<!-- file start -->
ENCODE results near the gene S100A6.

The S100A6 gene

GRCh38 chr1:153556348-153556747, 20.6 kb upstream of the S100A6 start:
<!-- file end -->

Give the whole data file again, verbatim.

ENCODE results near the gene S100A6.

The S100A6 gene

GRCh38 chr1:153556348-153556747, 20.6 kb upstream of the S100A6 start: